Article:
Due to political pressure from special interest groups and the dollars involved, it will be difficult for New Hampshire to opt-out of the Medicaid expansion once it is underway, but it will still be legally possible.
“The year 2020 is just around the corner, and New Hampshire already struggles to pay for the entitlement programs we have today,” Tucker said. “The 2014 election could be the last chance New Hampshire voters have of stopping this expense, but they have to be diligent in electing Republicans who will honor their oath to the state and federal constitutions and stand by the principles of limited government and liberty.”



NH House Republican Leader Comments on Defeat of Bill Prohibiting Medicaid Expansion

CONCORD – Today House Republican Leader Gene Chandler (R-Bartlett) offered the following reaction to the defeat of HB271, which would have prohibited New Hampshire from accepting expanded Medicaid. The bill was defeated by a vote of 206-155.

House Republican Leader Gene Chandler (R-Bartlett)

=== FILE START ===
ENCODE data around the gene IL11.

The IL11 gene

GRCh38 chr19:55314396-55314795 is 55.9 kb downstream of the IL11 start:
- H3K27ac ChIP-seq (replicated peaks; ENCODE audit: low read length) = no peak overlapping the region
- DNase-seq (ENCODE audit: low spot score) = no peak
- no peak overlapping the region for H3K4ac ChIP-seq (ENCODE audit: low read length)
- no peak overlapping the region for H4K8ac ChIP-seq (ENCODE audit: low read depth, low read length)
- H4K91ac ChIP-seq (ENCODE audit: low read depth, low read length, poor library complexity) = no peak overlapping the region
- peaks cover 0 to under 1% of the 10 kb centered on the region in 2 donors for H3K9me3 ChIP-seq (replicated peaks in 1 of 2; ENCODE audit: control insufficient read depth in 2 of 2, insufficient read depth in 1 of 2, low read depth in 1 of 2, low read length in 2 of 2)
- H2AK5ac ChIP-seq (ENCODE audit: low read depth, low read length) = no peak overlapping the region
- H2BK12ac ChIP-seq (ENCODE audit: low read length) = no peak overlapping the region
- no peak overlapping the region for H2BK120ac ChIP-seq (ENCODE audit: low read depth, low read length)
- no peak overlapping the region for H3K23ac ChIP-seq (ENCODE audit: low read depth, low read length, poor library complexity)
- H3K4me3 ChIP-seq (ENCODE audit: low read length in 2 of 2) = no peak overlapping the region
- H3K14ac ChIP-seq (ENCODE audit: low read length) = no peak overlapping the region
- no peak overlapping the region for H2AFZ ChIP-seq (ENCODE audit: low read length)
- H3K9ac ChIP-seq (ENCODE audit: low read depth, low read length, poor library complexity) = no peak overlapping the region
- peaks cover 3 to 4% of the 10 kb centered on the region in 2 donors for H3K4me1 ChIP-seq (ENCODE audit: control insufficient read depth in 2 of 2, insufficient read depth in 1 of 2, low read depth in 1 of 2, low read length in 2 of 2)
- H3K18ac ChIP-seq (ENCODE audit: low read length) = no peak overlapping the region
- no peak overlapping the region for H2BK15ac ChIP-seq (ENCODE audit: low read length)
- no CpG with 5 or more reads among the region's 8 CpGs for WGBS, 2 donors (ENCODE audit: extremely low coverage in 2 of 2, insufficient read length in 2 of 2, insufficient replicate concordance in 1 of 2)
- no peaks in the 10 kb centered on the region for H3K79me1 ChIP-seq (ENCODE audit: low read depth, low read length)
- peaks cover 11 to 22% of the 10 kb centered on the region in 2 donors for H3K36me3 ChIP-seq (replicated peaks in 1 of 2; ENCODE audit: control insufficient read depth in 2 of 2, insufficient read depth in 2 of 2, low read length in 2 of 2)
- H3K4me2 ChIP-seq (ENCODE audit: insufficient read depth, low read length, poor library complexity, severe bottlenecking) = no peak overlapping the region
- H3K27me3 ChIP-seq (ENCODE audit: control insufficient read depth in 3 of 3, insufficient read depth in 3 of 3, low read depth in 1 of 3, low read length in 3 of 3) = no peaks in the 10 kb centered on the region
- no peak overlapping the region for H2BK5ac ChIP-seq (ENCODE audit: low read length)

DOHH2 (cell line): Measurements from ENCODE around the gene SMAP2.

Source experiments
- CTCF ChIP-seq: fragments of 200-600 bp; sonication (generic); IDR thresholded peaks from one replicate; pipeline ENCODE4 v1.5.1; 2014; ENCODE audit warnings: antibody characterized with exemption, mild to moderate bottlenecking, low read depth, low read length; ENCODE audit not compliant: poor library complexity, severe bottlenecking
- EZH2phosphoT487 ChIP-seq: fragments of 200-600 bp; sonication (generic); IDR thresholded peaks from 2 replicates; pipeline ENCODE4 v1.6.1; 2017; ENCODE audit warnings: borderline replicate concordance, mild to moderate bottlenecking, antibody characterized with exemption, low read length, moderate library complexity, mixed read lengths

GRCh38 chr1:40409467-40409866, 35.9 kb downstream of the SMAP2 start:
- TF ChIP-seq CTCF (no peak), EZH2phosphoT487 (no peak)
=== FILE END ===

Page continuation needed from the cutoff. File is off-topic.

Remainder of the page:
“There is no such thing as free money. Every federal dollar we would receive for Medicaid expansion would come out the pockets of hard working Americans for this government expansion. As we know from past experience, the Federal government cannot be trusted to uphold their end of the bargain. It’s very possible that federal funding levels will drop leaving New Hampshire tax payers on the hook for possibly hundreds of millions of dollars annually. Once New Hampshire enters into such a program, we cannot pull back coverage, even if it becomes unaffordable. We also know implementation of expanded Medicaid will involve tens millions of dollars in direct cost to the State. Expanded Medicaid undermines New Hampshire’s current and future fiscal health. HB271 would have prevented putting our State in this precarious situation.”


HRA comments on Expanded Medicaid 

House Republican Alliance URGES N.H. House to Block Medicaid Expansion
HB 271 Would Save Taxpayers Millions and Prevent Further Government Dependency
CONCORD, N.H.—A bill up for a vote in the N.H. House tomorrow would block the expansion of Medicaid in New Hampshire under Obamacare, saving taxpayers millions of dollars and protecting thousands of residents from dependence on a failing system, according to Pam Tucker, co-chair of the N.H. House Republican Alliance.
HB 271 would seize a rare opportunity offered in the U.S. Supreme Court Obamacare decision that gave states an out from Obamacare’s Medicaid expansion provisions.